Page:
Then things really get interesting. The Pimm's Cup is topped with an aromatic cucumber-mint foam thickened with soy lecithin. The Deconstructed Negroni is served as a glass of cold gin with sweet vermouth and Campari "caviar" on the side. The "caviar" is made by squeezing the liquids (mixed with sodium alginate) from a syringe into a dish of calcium chloride solution, which forms a skin around the droplets.


And quite a roster of bartenders!

All of the other bartenders working at Bourbon & Branch come from the restaurant world as well: Jon Santer, formerly of Bruno's and now at Tres Agaves; Dominic Venegas from Range; David Nepove, formerly of Enrico's and now at Southern Wine & Spirits; Neyah White from Nopa; and Marcovaldo Dionysos, also from Tres Agaves. Several of them keep shifts at these restaurant venues in addition to Bourbon & Branch.


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Erik Ellestad
If the ocean was whiskey and I was a duck...
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#45 johnder

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Posted 06 October 2006 - 09:17 AM

The sidebar article to that story is interesting as well:

Elements of Craft Cocktails

Better mixers. Bourbon & Branch has purchased a machine to produce soda water. Additionally they don't serve mixers through a drink gun (the squirting dispenser), but pour tonic, soda water, sodas and ginger ale from individual bottles. The bar at Coco500 serves bartender-preferred Indian tonic water instead of the regular Schweppes.

Colder cocktails. Though San Francisco has yet to see bartenders chipping ice off a block like at Milk & Honey in New York, Bourbon & Branch has a machine that produces extra-large blocks of purified ice 1 1/4-inches square. Bartenders at Bix use silver cocktail shakers. "The silver conducts temperature much better so you get a colder drink," says Biederbeck. He also says he'd love to have a glass freezer.


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#46 JAZ

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Posted 07 October 2006 - 12:42 PM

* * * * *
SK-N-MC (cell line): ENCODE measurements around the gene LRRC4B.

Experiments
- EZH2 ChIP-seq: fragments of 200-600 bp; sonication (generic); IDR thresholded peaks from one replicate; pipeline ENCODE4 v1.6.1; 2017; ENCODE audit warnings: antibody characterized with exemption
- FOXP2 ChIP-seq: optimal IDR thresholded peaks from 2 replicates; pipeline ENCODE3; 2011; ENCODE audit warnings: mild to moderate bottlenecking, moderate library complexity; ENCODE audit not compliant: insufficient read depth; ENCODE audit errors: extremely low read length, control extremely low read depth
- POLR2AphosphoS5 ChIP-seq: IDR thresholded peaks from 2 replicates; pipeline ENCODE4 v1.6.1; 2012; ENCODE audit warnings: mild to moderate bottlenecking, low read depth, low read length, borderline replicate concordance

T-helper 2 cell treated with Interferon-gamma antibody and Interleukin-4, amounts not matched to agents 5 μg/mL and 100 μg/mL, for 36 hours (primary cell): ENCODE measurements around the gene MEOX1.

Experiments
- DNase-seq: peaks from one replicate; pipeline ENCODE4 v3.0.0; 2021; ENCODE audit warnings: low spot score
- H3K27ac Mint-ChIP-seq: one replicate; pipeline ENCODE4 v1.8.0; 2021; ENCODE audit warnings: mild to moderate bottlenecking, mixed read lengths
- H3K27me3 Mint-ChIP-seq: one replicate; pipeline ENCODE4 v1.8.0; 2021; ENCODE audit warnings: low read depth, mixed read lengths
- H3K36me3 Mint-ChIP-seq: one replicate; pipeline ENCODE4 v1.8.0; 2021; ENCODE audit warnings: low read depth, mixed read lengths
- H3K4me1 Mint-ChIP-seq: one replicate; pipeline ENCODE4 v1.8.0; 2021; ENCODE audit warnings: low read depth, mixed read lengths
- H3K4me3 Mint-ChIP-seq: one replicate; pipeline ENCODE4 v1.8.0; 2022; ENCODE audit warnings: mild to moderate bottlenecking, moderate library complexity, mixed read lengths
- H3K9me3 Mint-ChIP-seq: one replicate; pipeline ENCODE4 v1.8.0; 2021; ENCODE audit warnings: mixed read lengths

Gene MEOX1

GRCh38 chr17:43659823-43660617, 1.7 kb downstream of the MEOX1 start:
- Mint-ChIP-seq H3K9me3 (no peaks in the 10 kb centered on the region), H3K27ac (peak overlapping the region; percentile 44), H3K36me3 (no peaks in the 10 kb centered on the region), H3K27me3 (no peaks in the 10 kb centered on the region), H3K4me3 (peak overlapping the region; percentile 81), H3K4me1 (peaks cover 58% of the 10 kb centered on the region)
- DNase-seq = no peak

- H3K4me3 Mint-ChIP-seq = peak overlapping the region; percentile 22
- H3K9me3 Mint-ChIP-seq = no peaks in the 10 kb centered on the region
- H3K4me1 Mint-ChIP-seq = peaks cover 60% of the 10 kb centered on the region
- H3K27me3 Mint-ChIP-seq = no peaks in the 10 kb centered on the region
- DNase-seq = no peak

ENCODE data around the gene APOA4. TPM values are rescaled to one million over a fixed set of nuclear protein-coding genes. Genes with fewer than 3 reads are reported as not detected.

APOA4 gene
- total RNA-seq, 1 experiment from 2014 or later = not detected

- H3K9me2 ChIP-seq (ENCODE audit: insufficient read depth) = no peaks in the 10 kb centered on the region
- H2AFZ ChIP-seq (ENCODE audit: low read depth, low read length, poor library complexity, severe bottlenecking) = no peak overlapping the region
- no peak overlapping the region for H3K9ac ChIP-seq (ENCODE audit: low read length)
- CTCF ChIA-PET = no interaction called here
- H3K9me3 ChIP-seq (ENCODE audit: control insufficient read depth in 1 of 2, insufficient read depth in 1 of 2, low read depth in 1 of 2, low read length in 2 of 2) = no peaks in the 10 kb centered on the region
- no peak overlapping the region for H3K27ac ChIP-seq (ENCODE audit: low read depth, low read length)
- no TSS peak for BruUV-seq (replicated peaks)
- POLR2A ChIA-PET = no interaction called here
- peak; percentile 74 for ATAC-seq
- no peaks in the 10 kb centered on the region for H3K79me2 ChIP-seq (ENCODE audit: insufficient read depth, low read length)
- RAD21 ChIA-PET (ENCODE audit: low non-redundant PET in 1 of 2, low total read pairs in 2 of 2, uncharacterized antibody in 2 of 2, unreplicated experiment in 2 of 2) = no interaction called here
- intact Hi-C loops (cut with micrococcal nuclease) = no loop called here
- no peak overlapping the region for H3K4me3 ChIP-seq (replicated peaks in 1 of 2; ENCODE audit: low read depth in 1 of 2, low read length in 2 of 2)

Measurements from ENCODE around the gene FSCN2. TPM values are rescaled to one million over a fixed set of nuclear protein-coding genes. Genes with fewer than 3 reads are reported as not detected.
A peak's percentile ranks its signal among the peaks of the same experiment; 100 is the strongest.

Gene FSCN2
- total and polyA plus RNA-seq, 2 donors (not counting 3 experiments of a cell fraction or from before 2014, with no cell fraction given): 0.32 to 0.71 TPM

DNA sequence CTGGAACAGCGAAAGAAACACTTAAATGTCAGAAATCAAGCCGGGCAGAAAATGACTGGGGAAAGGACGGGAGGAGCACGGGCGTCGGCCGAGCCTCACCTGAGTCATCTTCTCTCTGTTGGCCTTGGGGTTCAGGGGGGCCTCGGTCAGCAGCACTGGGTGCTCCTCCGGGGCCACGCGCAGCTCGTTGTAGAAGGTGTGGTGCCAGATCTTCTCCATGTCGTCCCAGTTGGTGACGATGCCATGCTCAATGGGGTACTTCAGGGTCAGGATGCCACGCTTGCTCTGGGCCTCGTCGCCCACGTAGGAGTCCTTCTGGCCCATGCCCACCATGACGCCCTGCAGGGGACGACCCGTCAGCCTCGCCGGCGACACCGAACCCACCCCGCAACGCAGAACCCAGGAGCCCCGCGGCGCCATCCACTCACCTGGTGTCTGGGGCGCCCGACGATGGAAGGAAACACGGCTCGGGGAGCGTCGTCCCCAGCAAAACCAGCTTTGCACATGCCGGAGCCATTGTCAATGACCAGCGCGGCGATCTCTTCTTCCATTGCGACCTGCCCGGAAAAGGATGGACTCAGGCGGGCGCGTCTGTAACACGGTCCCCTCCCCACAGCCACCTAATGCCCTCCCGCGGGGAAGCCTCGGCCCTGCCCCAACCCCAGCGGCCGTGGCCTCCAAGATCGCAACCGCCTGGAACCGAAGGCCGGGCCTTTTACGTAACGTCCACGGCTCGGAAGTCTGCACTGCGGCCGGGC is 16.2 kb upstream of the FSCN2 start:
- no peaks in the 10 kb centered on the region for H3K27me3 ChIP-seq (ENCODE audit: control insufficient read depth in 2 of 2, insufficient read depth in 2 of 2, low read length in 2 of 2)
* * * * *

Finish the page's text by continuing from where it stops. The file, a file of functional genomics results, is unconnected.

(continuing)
I tried Bourbon and Branch a couple of nights ago and was impressed. From my experience, it seems that they've ironed out whatever problems Bauer found in the service -- I would have preferred sitting at the bar, but our server was quick and very pleasant. The drinks were good; I thought there was a good mix of fairly accessible drinks with more complex ones. A nice touch was the "amuse" champagne cocktail that the server brought, so we had something to sip while we were deciding what to order.

I'll definitely go back, and I'd recommend it to anyone who likes creative cocktails.

#47 eje

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Posted 13 October 2006 - 10:16 PM

Not to let Janet get too far in front of me, I stopped by the newly opened Alembic on my way home tonight.

A very nice featured cocktail list included many classics (Manhattan, Hoffman House, Sazerac, Floridita, Old-Fashioned...) and some new ones. I think no less than three of the featured cocktails are using Rye Whiskey. They even feature Mr. Wondrich's Bone (hoho!).

I had a very well prepared Manhattan (Rye, bitters and stirred! Without asking! Woo!) and found the bartenders to be personable and more than competent in their trade.

They have a very impressive wall of booze and a good selection of beers from their sister brewpub, the Magnolia, and other local breweries.

Didn't try the food or appetizer. Hope to return soon to sample those.

It was a nice low key place. If I had to put it anywhere on the map, I would say it reminded me of d.b.a. on Frenchman's street in New Orleans.

Definitely a cool addition to San Francisco's bar scene.
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If the ocean was whiskey and I was a duck...
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#48 eje

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Posted 17 October 2006 - 08:25 PM

Oh, just to clarify, when I originally mentioned the Alembic, based on some early press I'd read, I called it a "micro-distillery".